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Bastimakki’s Grants Inscription – Dana Shasana

    Nitin H.P.
    Executive Director


    • A Grants Inscription – also called as Dana Shasana.
    • Mentions about Jain rituals, services  & festivals that were performed during that period  – Hâlu-dhâre – anointing an idol by milk, Ashtàhnihâ, Jïvadayâshtami, Srïpanchami.
    • Provides information about Suparshwanath temple’s construction and 4 grants made to the temple.
    • Inscription belongs to the period of Saluva kings who ruled over Nagire Rajya i.e. current Gerusoppe.

    Location – In the premises of the ruined Sri Suparshwanath Temple at Bastimakki in Bhatkal taluk of Uttara Kannada District in the state of Karnataka, India.

    Type of Inscription – A Grants Inscription – also called as Dana Shasana.

    Period of Inscription – 1538 A.D.

    Script of Inscription – Middle Kannada (Nadugannada), 75 lines inscription engraved only on 1 side of the slab.

    Structure – It is a huge lofty structure of 30 feet high and is a fine specimen of Ganga workmanship; on its top is found the image of Sarvahna Yaksha.

    Dimension – Height 5′, Width 3’.

    Summary of the Inscription’s Content
    This is a composite record mentioning about 4 grants. After paying a tribute to Jina’s order, this record invokes the blessings of Supârsva Jinésvara on Krishnaraya.

    It introduces in the succeeding stanzas stating the two royal brothers of Nagire named Saluva Devaraya and Sangiraya and their sister Padmalamba who were born in the lineage of the king Mavarasa who had flourished at Nagire.

    Then a reference is made to Mahamandal?svara Krishnaraya Odeya who impressed the heart of Padmambika, by ruling over Haiva, Tulu, Konkana and other kingdoms. However, nothing is mentioned as to whom he succeeded and how.

    Construction of the temple
    In the next line it is stated that Narasana-adhikari of Settibali, son of Sanninayara installed the image of Suparisva-Tirthesvara i.e. Tirthankara Suprarshwanath, at the Chaityalaya constructed by him at Kannana-bahra and made a grant.

    The Saka years quoted in the record are current years.

    List of Grants mentioned in the inscription

    First Grant – The date of this grant is Saka 1461, Vilambi, Jyeshtha, bahula 3rd Thursday, this corresponds to Thursday, May 16, A.D. 1538. On the date specified in 18, of Madiyuragadde-hittalu (Madiyura – is the name of a place, gadde – means paddy fields in Kannada, hittalu –  beans backyard of a house in Kannada) together with the land granted by Bhaîradevï yielding 208 mudis (mudi – is a means of measure. One mudi means 25 to 35 Kgs) of paddy as well as 30 silver coins for conducting regular worship of the deity and performing the charity for feeding the ascetics visiting the temple. This grant was to come in to force from the date of the Deepavali festival of the Târana-Samvatsara.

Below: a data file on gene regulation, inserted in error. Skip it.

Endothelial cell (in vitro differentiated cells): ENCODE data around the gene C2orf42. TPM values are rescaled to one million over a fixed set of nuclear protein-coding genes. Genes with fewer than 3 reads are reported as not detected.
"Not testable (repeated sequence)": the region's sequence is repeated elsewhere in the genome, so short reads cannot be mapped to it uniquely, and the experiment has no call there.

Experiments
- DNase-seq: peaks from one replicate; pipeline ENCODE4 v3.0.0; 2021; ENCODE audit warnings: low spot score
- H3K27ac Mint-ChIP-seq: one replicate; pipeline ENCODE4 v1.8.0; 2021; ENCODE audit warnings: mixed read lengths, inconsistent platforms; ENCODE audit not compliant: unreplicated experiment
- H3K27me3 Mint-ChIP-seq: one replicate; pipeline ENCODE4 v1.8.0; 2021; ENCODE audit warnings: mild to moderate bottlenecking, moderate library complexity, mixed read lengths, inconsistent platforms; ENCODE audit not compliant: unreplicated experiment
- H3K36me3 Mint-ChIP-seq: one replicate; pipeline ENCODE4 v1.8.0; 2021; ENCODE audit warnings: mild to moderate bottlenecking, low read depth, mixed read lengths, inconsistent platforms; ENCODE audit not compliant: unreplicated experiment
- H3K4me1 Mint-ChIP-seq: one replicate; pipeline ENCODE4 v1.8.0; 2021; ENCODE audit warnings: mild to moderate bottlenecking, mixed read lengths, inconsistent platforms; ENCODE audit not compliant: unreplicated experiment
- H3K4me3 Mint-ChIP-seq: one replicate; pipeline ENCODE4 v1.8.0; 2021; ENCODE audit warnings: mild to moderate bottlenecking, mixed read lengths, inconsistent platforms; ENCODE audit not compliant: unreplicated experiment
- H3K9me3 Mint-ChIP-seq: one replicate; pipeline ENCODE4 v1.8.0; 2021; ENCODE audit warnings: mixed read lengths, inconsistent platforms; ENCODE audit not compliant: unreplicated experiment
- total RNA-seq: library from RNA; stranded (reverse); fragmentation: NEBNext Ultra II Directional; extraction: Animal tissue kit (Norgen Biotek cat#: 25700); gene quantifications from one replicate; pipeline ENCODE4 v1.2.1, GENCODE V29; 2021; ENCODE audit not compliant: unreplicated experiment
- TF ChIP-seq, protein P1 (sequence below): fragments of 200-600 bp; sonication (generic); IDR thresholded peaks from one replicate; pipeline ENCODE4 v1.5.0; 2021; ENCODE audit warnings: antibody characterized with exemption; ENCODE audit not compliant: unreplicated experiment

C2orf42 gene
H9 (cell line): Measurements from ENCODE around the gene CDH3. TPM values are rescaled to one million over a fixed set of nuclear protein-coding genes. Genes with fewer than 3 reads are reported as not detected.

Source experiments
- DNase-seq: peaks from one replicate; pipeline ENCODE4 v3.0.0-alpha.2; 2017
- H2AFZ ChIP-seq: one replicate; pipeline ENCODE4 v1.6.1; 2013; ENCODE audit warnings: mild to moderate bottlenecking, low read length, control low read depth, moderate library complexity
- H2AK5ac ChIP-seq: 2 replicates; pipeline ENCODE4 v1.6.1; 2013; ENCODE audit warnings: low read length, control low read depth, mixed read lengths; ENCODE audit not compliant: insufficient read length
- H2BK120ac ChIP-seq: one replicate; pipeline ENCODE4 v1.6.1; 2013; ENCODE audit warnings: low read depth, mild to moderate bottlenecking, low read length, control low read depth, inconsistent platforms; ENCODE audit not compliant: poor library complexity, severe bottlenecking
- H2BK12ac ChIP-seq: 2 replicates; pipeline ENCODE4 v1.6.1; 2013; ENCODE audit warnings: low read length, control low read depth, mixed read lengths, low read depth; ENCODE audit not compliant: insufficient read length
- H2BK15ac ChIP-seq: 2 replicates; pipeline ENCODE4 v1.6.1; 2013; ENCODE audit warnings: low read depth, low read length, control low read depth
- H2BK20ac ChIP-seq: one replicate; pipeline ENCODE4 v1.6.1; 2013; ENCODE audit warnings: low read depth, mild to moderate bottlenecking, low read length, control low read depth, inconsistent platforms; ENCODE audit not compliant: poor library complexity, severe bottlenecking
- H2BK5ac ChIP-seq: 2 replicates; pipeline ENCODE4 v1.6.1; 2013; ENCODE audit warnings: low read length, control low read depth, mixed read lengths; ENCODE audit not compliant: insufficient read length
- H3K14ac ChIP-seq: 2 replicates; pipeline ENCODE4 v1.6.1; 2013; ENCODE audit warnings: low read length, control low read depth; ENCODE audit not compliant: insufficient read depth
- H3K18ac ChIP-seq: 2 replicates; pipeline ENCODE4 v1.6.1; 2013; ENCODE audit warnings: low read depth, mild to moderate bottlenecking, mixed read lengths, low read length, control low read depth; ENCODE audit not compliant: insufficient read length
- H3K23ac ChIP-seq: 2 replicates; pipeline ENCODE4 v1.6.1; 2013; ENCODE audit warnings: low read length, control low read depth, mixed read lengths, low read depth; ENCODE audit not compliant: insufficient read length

Second Grant – The date of this grant is the lunar month of Adhîka-Jyeshtha which corresponds to Friday, May 17, A.D. 1538. This grant of this record relates to Bhairu Heggade, son of Maniya Sangunâyaka. He renovated the Basti (Basti means a Digambar Jain temple, this is a term used in Karnataka) and made a gift of 25 mudis of wet land for defraying the expense of 101 mudis of rice required for conducting the services of Hàlu-Dhàre (Hàlu-Dhàre – it is anointing the Tirthankar idol with milk), offerings and feeding in the temple in his name. This is also said to have come in to force from the date of Deepavali festival of the Târana Samvatsara.

    Third Grant – The date of this grant is Dhatu Asvayuja bahula 14, Friday, this corresponds to Friday, October 24, A.D. 1516. Itwas made on the date specified in 1-40 when Mahamandal?svara Saluva Immadi Devaraya-Odeya was governing Nagire-rajya and Haive, Tulu and Konkana countries It consists of 18 mudis of wet-land granted by the chief together with ail proprietary rights, and exempt from the usual taxes etc, to Sangunâyaka (son) of Sannappanayaka of Honnavara, in turn endowed it to the basti with a view to providing for the details of service specified.

    Fourth Grant – It was a gift to the same basti of a land yielding an annual income of 72 mudis of paddy made by Holeya-baliya Satananayaka for providing for the worship and daily feeding of the Jaina monks, after purchasing it with the price paid into the royal treasury (bhandara) from Mahamandal?svara Krishnadevaraya-Odeya, the Governor of Nagire, Haîve, Tulu and Konkana countries. This grant is said to have come in force from the date of Deepavali festival of Vilambi Samvatsara.

    Here, the record makes the mention of Sannigauda’s son-Deni as having provided for the Hàlu-Dhàre of the God of the same basti, in the name of his father.

    The services and festivals mentioned in the record are

    1. Hâlu-dhâre (Lines 25, 68, 70, 73 etc.)
    2. Ashtàhnihâ (Line 25)
    3. Jïvadayâshtami (Line 25)
    4. Srïpanchami (Line 73)


    Karnataka Inscriptions – Volume 1 – Published 1941

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